Peregrine Falcons copulating - State Line Lookout, New Jersey

January 17, 2018  •  8 Comments

Local pair of Peregrine Falcons mating at the edge of a cliff:

- select 1080p HD for best video quality -

“As with humans, mating isn’t just a way to procreate. Peregrines’ mating activity also establishes and reinforces the relationship, what experts call the “pair bond”. Mating activity for Peregrines may take place many times each day. Female initiates the mating by landing on a convenient perch and lifting her tail. Male, circling nearby will fly to her and land gently on her back to mate before flying off a few seconds later. Some birds have external sex organs similar to mammals, but most, including Peregrines, have something called a cloaca. Both males and females have a cloaca near the end of their tails. The cloaca is a common opening through which the birds expel waste and it is also used as the conduit for reproduction. During the act of copulation the birds touch their cloacas together, at which point the sperm is transferred from male to female. Female stores the sperm in her cloaca until she’s ready to fertilize her egg. Unlike humans, Peregrine females can choose when to fertilize their eggs. That’s a great advantage in the wild. It means that female can store male’s sperm and only begin the egg production process when she’s found a safe nest site.” - 

Video recorded at the State Line Lookout, Palisades Interstate Park, New Jersey.


For next 3 days, I'm running a small giveaway on my Instagram account. If you are interested, more details can be found, here: IG Giveaway


- Instagram: greggardphoto

- Facebook: greg.gard.9

- Youtube: gregsthings

- Twitter: newtobirding


Feel free to share this video with your friends on a social media site of your choice :) Make sure to visit often or better yet, subscribe to my YouTube channel: to be notified with each new video upload. 


- Full disclosure: This post contains references to products from and I may receive small compensation when you purchase a product via my affiliate link on this website -

Here are some of my favorite books on birds of prey:


If you would like to help me with creating more content like this, you can support my photography by purchasing any item on Amazon via my affiliate link:​ - Just save it to your bookmarks/favorites folder and shop away :) Remember that prices stay the same. I will simply receive a small percentage of a total you pay to Amazon. Be assured, no personal data is shared with me! And it doesn't stop there :) The more you shop, the bigger the donation I would be able to make at the end of this year. Every year, I'm making a donation to charities that help in conservation and rehabilitation of birds and other wildlife. This year, my charity of choice is The Raptor Trust, one of the premier wild bird rehabilitation centers in the United States:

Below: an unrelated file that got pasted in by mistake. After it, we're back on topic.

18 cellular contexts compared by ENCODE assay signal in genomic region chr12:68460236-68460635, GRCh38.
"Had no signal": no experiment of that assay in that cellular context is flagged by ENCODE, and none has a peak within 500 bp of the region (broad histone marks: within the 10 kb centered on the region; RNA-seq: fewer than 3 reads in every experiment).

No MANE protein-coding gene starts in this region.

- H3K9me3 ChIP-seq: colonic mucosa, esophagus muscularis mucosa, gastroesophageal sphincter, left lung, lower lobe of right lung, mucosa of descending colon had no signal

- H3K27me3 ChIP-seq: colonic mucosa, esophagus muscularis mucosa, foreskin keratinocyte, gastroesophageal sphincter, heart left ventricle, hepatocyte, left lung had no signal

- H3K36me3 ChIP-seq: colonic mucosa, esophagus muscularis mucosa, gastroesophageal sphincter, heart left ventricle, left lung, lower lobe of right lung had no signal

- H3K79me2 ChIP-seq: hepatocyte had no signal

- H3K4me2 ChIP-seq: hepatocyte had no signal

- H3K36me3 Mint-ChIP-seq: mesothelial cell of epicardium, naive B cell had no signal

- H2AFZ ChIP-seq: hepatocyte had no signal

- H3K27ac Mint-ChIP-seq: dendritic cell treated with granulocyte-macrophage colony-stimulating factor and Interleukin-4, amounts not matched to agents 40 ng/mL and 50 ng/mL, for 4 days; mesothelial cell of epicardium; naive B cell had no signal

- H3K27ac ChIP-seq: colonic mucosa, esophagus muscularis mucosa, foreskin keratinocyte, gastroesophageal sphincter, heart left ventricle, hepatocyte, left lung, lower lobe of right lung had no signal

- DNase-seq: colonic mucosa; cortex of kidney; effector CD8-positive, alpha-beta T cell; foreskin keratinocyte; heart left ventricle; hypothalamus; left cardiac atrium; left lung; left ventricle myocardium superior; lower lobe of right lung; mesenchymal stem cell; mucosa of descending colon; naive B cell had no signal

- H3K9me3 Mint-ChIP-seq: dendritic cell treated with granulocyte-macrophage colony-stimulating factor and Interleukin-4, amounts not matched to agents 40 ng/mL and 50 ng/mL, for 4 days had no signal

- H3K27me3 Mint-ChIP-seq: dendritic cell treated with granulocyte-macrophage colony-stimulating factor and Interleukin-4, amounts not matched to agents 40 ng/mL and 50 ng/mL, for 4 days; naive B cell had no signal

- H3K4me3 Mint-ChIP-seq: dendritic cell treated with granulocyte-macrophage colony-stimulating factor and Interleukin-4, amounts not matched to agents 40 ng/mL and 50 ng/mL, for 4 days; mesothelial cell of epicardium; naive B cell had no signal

If you are not an Amazon Prime member yet, I would strongly recommend trying it out! With Prime membership you are getting not only free 2-day shipping but also free video and music streaming, free electronic versions of many books and magazines and one very important feature for photographers: free unlimited photo storage.  You can try it out for 30 days, absolutely free!, by using this link: - I highly recommend it! It is absolutely amazing what you are getting with this membership. Think about it, you can backup all your photographs to the cloud! I bet you won't find an Unlimited photo storage, with so many other benefits, at this price 😊


Some of you, not using Amazon, expressed interest of simply making a donation. Thank you! You can do so using a donation link below:


Simply click on the Donate button above and follow the instructions. You don't need a PayPal account to donate and you can use any credit card: Visa, MasterCard, AmEx etc. No personal information is shared with me either! As a thank you to all donating via PayPal (If you decide to share a shipping address with me), I will send a gift in a form of a print at the end of the year :)


If you are about to create a website for your photography, and need a discount coupon code for your new Zenfolio account, please use my referral code: YRF-6XN-3BX at the checkout to save up to 30%


Woahhhhh that’s really cool!!!
Wonderful post, photo and giveaway! What a fantastic idea. Thank you!
Greg Gard
@Cinria A. Peregrine falcons generally mate for life, or at least for the life of each bird. If either of the pair dies, the other will usually seek out another mate. In most cases, if the female is lost the male will hold on to his nesting territory and wait for another potential mate to appear. This can happen in as little as a few weeks. If it is the male who dies, the female will usually move from the territory and become a floater. Hopefully, she will eventually link up with a territorial male.
Gayle Bachert(non-registered)
Love the explanation it makes it all the more educational
Jackie Stoy(non-registered)
Awesome photography! “Pair bond”!
No comments posted.

January February March April May June July August September October November December (5)
January (1) February (4) March (2) April (3) May (1) June July August September October (1) November (1) December
January February March (1) April May June July August (1) September (1) October November December (1)
January (3) February (3) March (3) April May June July August September October November December